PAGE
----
3. Prepare to do some foundational teaching
The truth of the matter is that some students will not be familiar with digital technology. Ahead of your first class, you may have to teach students basic computer literacy skills. While this is the worst-case scenario, you have to plan ahead for it. You may want to create an introductory lesson plan that will cover the basics before you get started.
4. Always check materials for accuracy
Relying on pre-made digital learning materials can have a major drawback. These resources are not always accurate. To get around this problem, you can use the CRAAP test to evaluate the materials. Developed by the Meriam Library at California State University, Chico, the system allows you to measure any material against key criteria.
Workshop’s top 5 papers on blended learning
Looking for some additional information? Why not do some independent research on the topic of blended learning? Fortunately enough, there are plenty of papers on the subject from which you can choose. Let’s take a look at five stellar resources to get you started.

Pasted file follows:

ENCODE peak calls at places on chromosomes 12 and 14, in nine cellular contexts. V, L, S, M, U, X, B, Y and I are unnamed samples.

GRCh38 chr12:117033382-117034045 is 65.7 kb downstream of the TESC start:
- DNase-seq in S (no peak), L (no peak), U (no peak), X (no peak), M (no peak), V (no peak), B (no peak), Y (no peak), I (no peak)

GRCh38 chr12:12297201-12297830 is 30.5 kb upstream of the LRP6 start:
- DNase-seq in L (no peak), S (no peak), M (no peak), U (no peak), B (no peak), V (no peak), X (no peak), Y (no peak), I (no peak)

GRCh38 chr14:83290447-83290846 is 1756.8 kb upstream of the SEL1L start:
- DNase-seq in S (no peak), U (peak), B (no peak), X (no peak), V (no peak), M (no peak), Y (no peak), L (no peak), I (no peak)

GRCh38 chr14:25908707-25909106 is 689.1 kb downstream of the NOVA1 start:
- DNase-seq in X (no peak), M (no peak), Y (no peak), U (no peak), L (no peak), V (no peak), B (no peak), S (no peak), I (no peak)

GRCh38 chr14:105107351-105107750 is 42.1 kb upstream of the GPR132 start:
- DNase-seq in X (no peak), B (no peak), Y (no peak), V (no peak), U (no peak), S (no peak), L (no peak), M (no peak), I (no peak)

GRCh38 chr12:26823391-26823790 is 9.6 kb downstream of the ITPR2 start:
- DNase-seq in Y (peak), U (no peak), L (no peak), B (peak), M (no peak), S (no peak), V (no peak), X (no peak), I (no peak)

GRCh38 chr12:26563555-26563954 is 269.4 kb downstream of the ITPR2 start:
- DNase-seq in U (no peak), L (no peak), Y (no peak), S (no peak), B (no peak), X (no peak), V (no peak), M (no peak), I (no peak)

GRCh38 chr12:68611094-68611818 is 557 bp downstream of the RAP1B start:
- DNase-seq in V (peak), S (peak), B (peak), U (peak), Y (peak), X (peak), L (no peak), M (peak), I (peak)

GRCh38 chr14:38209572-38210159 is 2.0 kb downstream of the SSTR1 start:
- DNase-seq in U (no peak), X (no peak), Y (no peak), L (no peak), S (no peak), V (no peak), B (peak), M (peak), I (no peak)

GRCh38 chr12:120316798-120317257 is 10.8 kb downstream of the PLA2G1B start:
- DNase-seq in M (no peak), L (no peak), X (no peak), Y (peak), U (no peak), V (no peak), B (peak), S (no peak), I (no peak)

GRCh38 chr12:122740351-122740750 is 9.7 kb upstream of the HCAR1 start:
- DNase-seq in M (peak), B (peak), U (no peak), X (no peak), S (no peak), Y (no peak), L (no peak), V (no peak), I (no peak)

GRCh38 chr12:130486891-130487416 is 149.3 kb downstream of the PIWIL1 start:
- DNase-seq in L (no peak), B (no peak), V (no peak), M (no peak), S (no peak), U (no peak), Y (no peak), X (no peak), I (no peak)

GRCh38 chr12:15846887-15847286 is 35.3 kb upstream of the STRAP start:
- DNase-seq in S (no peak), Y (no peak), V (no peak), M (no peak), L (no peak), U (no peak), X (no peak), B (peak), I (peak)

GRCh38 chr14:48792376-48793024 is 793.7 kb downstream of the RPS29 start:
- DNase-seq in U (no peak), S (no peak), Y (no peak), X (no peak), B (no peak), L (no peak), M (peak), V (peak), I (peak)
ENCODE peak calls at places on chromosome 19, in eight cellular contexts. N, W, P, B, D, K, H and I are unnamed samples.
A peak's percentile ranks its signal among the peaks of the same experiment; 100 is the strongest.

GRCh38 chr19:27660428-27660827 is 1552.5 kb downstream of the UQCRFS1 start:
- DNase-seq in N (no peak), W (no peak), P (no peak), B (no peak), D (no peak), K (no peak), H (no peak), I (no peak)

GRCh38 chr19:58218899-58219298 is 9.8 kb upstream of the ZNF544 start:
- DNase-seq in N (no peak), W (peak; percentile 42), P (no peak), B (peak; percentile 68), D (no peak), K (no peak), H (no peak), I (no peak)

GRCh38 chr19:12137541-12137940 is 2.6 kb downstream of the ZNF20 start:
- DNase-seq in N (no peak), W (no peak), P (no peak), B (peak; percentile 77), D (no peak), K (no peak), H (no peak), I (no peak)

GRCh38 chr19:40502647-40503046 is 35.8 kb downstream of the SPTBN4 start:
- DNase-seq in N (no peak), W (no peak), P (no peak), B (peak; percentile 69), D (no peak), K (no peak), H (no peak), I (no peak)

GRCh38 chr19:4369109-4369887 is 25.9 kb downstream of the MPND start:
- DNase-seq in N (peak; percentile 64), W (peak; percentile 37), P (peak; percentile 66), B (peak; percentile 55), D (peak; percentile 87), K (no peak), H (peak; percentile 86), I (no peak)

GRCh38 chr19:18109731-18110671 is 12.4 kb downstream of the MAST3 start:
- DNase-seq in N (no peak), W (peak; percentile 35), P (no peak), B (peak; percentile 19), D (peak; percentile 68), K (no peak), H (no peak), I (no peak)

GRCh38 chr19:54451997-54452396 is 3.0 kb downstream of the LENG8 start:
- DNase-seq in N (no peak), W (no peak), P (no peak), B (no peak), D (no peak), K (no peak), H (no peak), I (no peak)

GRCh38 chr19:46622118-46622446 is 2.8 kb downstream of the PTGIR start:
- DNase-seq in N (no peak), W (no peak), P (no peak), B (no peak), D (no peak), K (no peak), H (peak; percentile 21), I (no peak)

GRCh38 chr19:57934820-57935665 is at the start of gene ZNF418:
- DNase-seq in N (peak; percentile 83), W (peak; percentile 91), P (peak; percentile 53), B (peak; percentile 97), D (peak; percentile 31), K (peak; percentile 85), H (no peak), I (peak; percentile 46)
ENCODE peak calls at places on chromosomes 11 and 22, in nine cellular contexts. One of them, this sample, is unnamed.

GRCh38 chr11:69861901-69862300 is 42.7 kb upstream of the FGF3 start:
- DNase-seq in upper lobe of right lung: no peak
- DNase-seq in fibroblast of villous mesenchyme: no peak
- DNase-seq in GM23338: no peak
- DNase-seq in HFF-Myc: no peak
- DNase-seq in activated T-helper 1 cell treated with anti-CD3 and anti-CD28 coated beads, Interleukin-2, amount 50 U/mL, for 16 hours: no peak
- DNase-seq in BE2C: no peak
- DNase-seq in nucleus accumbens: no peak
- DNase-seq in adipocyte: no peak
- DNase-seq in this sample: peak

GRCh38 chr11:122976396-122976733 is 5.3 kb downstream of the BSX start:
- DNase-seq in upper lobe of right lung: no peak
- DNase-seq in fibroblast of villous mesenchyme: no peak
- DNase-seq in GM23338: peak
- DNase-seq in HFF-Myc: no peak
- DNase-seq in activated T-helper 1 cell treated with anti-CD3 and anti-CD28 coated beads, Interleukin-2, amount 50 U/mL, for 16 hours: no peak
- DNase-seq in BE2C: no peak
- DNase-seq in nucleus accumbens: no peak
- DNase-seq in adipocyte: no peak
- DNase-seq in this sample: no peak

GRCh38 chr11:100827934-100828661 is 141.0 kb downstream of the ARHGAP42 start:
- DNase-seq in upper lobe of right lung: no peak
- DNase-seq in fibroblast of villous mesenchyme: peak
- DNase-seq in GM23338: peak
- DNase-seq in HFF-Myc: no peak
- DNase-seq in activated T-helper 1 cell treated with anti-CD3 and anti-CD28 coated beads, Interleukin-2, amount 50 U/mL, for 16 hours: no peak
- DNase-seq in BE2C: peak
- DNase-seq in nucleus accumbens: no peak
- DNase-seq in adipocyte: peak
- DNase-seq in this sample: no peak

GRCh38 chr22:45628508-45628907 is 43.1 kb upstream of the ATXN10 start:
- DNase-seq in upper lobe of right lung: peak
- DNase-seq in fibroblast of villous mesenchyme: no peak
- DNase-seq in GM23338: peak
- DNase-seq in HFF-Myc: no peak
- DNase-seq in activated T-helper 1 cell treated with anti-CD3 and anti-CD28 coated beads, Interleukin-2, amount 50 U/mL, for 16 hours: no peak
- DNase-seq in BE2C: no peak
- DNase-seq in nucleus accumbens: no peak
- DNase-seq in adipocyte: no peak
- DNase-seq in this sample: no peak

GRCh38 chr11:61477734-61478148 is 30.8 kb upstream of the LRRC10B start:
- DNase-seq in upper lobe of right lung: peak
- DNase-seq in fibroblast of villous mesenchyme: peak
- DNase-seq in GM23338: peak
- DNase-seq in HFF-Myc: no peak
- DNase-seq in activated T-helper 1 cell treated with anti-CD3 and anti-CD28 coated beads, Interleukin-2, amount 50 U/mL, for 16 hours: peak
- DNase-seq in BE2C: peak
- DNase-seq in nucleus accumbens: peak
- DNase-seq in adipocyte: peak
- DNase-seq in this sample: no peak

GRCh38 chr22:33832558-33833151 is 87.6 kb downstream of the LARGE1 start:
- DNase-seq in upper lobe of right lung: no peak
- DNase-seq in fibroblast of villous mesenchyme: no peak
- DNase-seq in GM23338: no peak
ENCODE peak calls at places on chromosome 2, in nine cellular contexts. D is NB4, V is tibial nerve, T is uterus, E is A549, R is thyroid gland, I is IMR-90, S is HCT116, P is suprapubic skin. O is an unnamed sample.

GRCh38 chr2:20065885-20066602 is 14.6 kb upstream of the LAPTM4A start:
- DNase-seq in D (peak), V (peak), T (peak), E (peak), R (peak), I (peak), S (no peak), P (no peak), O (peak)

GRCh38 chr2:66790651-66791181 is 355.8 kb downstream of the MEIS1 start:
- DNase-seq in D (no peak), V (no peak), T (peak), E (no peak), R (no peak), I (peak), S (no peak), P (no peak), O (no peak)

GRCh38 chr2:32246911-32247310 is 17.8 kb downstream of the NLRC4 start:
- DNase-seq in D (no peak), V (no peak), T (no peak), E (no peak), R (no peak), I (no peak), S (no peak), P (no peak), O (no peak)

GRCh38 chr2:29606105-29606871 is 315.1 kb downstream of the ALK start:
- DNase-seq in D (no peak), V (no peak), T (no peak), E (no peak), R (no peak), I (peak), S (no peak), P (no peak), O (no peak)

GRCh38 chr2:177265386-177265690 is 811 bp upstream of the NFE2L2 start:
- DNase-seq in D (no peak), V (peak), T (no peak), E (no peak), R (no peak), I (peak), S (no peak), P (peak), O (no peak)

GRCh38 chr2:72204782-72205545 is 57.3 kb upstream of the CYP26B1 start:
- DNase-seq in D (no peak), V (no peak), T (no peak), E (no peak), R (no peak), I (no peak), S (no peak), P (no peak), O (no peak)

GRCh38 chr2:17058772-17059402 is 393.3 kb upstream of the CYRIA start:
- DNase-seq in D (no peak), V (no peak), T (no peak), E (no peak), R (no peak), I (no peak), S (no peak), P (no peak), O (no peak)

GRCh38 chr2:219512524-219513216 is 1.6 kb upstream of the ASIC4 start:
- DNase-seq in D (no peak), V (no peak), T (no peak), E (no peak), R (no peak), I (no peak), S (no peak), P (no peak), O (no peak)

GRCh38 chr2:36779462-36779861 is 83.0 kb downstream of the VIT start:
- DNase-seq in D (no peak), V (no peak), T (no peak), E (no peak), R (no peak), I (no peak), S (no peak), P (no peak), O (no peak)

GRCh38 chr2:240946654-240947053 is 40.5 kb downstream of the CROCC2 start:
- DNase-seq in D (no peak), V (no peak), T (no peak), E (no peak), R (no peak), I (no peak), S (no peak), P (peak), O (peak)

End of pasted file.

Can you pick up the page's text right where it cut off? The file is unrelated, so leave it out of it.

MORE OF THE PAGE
1. The Handbook of Blended Learning: Global Perspectives, Local Designs
By Curtis J. Bonk and Charles R. Graham, 2006
Taking a critical look at blended learning, this comprehensive guide covers the main talking points of the timely education issue. From blended learning models that teachers can incorporate into their approach to future trends in the sector, it gives an in-depth overview of the method and how it may be applied in various environments. Read more
2. Building Effective Blended Learning Programs
By Harvey Singh, 2003
If you’re looking for a guide to help you apply blended learning approaches to your teaching, this article is a savvy place to start. Covering a comprehensive view of blended learning, the paper discusses the learning delivery methods that can be used in these types of educational programs. Read more